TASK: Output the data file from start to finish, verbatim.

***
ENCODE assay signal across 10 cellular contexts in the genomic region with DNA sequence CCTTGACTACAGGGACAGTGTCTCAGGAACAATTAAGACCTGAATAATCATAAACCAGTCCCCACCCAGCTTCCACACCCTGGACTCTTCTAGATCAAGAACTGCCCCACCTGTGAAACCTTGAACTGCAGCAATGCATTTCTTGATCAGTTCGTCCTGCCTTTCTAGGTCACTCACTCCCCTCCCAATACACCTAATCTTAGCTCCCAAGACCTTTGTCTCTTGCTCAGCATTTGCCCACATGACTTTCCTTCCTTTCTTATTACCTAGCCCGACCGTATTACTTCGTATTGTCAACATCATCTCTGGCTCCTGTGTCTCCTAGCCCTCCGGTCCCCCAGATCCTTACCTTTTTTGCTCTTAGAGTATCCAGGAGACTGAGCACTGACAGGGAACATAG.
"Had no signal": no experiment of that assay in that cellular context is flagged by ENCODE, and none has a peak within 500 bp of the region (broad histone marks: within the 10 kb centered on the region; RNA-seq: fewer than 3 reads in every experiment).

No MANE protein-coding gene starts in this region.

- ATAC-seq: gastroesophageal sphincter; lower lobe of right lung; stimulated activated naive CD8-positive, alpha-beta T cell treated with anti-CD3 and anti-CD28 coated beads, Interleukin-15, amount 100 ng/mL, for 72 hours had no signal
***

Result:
ENCODE assay signal across 10 cellular contexts in the genomic region with DNA sequence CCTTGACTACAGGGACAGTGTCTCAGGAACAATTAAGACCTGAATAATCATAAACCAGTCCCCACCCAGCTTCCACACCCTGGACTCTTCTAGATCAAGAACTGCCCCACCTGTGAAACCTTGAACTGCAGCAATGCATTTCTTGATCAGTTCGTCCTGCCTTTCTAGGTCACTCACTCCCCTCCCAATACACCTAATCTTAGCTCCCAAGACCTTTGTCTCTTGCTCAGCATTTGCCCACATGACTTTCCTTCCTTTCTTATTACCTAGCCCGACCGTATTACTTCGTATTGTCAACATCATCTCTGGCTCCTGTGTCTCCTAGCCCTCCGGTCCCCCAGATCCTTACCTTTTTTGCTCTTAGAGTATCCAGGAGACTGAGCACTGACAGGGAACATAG.
"Had no signal": no experiment of that assay in that cellular context is flagged by ENCODE, and none has a peak within 500 bp of the region (broad histone marks: within the 10 kb centered on the region; RNA-seq: fewer than 3 reads in every experiment).

No MANE protein-coding gene starts in this region.

- ATAC-seq: gastroesophageal sphincter; lower lobe of right lung; stimulated activated naive CD8-positive, alpha-beta T cell treated with anti-CD3 and anti-CD28 coated beads, Interleukin-15, amount 100 ng/mL, for 72 hours had no signal